- A conscious transition from development to operation
- Forge links with other cooperatives
- Identify and minimize risks
- Maintain honest, open communications
- Invest in member, board and staff education
- Hire competent management
- Raise sufficient capital
- Establish a realistic market entry strategy
- Make sure you have enough product to sell to a large enough market to make money
Founding members are
- Committed to the project
- Motivated by a common vision
- Flexible thinkers
From a financial perspective, the project has
- Adequate capitalization
- Early member financial commitment
- Financial feasibility
- A commitment to use money wisely
- Adequate financial resources
The project has
- Strong management
- Bylaws that spell it out
- Fortuitous timing
- Adequate human resources
- The ability to learn from failure
- A commitment to continuous communication with members, board, management and consultants
- A commitment to education and training
- Quick buy-in and the ability to build on success
- A skilled co-op development facilitator
- Obtaining start-up capital for cooperatives
- Types of cooperatives
- Seven cooperative principles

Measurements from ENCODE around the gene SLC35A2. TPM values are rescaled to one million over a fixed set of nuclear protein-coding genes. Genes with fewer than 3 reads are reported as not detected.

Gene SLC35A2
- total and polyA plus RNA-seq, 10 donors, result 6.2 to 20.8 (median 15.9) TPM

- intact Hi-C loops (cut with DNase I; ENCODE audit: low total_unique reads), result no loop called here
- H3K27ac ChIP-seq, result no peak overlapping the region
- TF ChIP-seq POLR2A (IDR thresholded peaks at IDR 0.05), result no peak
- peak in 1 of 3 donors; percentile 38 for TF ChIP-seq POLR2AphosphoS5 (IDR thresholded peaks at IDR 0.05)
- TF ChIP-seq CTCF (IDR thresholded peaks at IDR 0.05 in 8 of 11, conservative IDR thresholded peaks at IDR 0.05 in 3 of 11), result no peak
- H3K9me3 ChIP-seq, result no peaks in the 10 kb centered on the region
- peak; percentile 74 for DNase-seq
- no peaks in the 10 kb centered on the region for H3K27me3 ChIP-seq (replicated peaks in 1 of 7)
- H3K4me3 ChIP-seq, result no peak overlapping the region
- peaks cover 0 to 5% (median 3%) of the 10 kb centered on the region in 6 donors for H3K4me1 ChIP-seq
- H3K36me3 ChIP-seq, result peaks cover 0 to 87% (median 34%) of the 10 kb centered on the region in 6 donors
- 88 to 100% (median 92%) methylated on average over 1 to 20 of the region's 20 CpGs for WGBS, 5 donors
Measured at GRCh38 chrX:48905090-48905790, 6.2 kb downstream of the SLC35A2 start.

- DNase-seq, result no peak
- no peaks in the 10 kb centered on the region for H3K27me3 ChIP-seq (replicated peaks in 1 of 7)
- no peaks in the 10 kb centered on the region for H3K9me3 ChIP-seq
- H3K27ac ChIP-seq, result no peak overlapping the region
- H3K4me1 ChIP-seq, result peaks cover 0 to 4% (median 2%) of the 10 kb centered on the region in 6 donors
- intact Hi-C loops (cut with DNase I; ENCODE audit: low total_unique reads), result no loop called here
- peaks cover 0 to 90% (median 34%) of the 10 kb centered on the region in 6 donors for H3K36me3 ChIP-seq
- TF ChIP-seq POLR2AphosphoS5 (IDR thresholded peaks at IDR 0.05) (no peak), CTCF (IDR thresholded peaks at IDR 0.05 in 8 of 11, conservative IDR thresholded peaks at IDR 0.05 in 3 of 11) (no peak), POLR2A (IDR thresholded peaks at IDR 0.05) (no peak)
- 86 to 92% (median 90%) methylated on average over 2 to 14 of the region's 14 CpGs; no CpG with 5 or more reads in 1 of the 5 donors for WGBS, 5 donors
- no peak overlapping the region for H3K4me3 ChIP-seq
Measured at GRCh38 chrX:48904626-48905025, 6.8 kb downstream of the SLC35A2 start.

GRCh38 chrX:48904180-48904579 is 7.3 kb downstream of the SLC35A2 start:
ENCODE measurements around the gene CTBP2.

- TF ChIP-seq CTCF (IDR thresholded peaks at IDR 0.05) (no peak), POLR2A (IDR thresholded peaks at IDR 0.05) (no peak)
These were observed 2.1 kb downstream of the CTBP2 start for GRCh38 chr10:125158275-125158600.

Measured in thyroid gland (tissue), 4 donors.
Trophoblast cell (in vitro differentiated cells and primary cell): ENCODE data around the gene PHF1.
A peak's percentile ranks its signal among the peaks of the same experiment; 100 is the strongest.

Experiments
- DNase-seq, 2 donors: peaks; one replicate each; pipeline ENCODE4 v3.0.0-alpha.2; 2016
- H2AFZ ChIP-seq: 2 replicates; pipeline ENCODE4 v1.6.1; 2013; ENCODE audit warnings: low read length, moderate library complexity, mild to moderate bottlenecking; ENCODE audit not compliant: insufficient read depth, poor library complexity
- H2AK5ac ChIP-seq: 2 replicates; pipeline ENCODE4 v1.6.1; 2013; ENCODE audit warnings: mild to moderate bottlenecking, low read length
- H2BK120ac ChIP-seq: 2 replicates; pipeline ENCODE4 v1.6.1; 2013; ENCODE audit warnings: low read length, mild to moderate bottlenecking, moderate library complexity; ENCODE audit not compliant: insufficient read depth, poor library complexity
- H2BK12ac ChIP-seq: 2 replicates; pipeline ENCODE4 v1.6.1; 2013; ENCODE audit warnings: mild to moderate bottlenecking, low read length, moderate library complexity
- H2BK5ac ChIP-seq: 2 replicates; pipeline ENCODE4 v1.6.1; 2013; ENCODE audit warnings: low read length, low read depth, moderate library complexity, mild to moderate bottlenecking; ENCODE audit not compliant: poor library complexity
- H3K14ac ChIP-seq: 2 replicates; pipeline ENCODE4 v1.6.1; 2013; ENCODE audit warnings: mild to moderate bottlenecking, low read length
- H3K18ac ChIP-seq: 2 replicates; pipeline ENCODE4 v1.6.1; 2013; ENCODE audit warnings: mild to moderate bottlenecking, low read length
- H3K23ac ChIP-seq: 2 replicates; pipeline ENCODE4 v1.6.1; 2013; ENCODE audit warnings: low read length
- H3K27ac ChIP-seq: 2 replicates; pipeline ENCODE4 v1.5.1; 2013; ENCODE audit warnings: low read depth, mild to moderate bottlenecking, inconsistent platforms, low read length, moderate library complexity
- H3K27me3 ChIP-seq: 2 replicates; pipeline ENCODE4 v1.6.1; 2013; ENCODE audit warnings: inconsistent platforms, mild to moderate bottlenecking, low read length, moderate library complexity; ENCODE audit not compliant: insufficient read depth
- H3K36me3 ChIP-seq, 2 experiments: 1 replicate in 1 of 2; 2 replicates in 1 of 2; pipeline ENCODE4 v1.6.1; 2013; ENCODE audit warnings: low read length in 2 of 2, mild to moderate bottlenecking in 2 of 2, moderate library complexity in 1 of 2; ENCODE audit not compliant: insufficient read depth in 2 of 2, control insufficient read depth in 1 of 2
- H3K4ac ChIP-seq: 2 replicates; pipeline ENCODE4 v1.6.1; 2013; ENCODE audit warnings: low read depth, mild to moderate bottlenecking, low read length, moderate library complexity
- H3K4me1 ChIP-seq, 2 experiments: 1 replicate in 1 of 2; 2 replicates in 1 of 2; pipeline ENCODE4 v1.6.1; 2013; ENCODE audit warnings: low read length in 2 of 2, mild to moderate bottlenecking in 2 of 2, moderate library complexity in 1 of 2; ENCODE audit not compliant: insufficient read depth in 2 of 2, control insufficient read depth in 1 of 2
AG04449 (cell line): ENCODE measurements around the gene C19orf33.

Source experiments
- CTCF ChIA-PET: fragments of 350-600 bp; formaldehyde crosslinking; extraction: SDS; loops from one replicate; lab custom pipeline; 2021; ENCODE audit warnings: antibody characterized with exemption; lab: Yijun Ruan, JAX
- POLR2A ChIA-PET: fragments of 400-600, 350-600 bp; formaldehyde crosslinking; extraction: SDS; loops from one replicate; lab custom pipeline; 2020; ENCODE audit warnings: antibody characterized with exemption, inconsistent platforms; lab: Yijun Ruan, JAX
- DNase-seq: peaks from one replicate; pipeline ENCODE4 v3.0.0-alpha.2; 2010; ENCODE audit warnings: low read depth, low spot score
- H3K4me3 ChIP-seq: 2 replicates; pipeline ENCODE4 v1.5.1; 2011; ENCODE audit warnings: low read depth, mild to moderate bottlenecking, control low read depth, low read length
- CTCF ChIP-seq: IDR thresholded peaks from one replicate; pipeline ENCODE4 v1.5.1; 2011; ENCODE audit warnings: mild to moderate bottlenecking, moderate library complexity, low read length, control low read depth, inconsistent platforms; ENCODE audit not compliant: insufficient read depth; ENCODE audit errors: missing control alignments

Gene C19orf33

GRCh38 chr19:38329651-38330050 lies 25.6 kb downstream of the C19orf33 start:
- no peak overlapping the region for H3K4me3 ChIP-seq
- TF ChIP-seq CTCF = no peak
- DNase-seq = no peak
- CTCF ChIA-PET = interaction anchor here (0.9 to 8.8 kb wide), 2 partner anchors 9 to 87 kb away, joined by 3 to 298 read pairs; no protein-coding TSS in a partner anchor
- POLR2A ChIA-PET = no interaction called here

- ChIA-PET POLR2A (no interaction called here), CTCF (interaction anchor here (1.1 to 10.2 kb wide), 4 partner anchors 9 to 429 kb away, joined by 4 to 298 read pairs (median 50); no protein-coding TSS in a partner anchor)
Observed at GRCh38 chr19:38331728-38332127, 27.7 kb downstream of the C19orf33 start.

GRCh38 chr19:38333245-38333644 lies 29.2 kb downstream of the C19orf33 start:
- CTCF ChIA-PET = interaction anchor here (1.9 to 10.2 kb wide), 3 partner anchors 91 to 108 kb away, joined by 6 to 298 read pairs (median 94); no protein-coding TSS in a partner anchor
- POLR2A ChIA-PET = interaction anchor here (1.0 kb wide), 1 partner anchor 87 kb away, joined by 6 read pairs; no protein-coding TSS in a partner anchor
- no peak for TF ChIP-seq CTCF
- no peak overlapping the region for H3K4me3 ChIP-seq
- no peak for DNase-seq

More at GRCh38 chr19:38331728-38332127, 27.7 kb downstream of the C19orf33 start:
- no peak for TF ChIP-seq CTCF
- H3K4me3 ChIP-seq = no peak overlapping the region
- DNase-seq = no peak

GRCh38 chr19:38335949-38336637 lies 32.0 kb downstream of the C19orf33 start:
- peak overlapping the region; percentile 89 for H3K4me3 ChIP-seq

- Cooperative values
- Cooperative developers
For Worker Cooperatives
Democracy in the Workplace: All About Worker Co-ops half-hour documentary made in 1999, available on Google video.
- In Good Company: The Guide to Cooperative Employee Ownership 70+ page publication available from Northcountry Cooperative Development Fund.
- Putting Democracy to Work, 2nd Edition by Frank T. Adams and Gary B. Hansen. Out of print, but available throught the International Cooperative Alliance's (ICA)'s website and Amazon.Com
- Illustrated Guide to the Internal Capital Accounts System also available through the ICA's website.
- A Collection of worker cooperative startup guides via American Worker Cooperative.
- Adams, Frank T., and Gary B. Hansen. Putting Democracy to Work: a Practical Guide for Starting and Managing Worker-owned Businesses. San Francisco: Berrett-Koehler, 1992. Print. Page 225.
- "How to Start a Co-op" packet. http://www.cdi.coop/CDIcompletestart-uppkt2010.pdf